The state Department of Justice said an appeals court’s ruling that a Whitewater man should get a new murder trial in the killing of his brother-in-law “justifies vigilantism” and is asking the state Supreme Court to overrule the decision.
But in a response filed Wednesday, lawyers representing Alan M. Johnson said that description was “alarmist” and “could not be further from the truth.” They said the appeals court merely thought the matters in question should be decided by a jury, not the judge.
The District II Court of Appeals ruled July 8 that Judge Kristine Drettwan made three errors during the fall 2017 jury trial for Johnson, 35, and ordered that he should get a new trial.
Johnson has admitted shooting and killing his brother-in-law Ken Myszkewicz, 43, on Oct. 25, 2016, in Myszkewicz’s Whitewater home.
But Johnson and his attorneys have argued that Johnson was defending himself because he went there that night to search for child porn on Myszkewicz’s computer—something he had found that night as well as years before.
Myszkewicz also had sexually and physically assaulted Johnson, according to testimony.
Drettwan sentenced Johnson to 25 years in prison and 10 years of extended supervision after the jury convicted him of first-degree reckless homicide. The jury did not convict him on counts of first- or second-degree intentional homicide.
The appeals court ruled that Drettwan should have let the jury:
- Decide if the killing qualified for a perfect self-defense argument, which could have exonerated Johnson.
- Consider a lesser-included charge of second-degree reckless homicide, which is different from first degree because it doesn’t require the jury to believe Johnson showed “utter disregard for human life.”
- Hear evidence Johnson found child pornography on Myszkewicz’s computer that night—not just that he went there in search of it.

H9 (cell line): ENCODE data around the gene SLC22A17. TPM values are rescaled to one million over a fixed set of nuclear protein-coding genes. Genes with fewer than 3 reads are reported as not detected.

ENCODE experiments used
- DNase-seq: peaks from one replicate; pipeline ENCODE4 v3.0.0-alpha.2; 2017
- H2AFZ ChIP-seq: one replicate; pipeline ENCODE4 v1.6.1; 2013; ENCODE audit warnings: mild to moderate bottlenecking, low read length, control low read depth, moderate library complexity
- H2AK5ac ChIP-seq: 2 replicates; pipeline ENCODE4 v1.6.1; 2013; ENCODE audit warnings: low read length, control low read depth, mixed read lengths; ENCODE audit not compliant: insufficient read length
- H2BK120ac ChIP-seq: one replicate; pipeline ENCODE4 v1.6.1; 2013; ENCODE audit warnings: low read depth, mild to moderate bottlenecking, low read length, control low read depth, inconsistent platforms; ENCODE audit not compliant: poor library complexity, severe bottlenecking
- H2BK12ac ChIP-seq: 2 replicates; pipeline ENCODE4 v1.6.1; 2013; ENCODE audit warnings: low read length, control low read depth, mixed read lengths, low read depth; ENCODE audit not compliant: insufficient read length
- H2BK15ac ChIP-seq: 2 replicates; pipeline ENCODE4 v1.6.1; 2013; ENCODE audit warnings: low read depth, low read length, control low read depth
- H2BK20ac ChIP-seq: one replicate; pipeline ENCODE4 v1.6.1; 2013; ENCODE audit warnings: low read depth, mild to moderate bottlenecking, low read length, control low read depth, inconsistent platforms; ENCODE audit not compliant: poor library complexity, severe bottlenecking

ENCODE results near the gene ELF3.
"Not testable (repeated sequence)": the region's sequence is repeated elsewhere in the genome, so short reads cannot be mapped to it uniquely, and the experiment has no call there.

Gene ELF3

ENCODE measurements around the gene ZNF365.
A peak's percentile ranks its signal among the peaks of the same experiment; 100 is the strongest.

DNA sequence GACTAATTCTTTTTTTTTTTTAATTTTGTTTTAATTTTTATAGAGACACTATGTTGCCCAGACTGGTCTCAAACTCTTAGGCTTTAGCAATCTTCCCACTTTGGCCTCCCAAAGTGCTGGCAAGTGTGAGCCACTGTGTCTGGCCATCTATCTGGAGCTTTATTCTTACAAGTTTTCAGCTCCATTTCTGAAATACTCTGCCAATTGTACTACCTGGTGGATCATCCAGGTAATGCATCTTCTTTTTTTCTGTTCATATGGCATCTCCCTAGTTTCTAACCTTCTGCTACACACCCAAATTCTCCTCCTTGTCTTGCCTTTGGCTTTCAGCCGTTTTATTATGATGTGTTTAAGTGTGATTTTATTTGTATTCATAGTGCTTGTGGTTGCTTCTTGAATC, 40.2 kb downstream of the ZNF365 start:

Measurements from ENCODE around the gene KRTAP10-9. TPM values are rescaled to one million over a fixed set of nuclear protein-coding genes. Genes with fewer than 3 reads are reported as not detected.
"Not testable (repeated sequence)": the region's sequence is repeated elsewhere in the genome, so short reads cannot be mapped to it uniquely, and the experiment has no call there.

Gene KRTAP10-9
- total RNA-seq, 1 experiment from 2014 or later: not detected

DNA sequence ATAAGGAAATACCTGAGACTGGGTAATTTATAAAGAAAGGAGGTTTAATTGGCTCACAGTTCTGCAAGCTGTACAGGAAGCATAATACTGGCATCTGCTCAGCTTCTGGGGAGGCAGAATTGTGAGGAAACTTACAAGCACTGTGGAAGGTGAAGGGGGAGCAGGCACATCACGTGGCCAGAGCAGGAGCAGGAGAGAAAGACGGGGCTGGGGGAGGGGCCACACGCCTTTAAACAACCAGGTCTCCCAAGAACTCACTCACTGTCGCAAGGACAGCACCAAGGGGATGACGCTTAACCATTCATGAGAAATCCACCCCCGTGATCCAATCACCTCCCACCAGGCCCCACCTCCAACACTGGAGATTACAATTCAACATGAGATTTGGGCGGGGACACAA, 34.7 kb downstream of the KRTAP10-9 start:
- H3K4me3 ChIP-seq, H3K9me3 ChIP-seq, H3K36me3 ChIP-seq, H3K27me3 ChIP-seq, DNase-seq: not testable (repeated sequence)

But the state Department of Justice, which takes up these cases as they go through the appeal process, argued that the state’s high court should weigh in.
DOJ lawyers argued that the appellate decision “created new law,” and the decision meant “a defendant’s motivation for trespassing can negate the castle doctrine privilege and support a claim of perfect self-defense for shooting an unarmed homeowner.”
The castle doctrine essentially says homeowners can use lethal force to defend against unlawful and forced entry into the home, car or place of business.
“While Johnson’s allegations as to Myszkewicz’s past behavior are abhorrent, the combined effect of the court of appeals’ rulings is to permit a jury to condone vigilante justice and allow an armed trespasser to murder an unarmed homeowner because the trespasser was motivated to uncover evidence of a crime,” the DOJ’s petition states.
The response argues that the appeals court wasn’t taking a side on whether Johnson was legally justified in his actions. The court’s decision simply said the jury should have had the key information that Drettwan had ruled out.
Johnson had tried to report the matter to the Walworth County Sheriff’s Office before, but he was told the evidence was “too stale” and advised to let authorities know if he had more later.
The state Supreme Court still must decide if it will consider the case or not.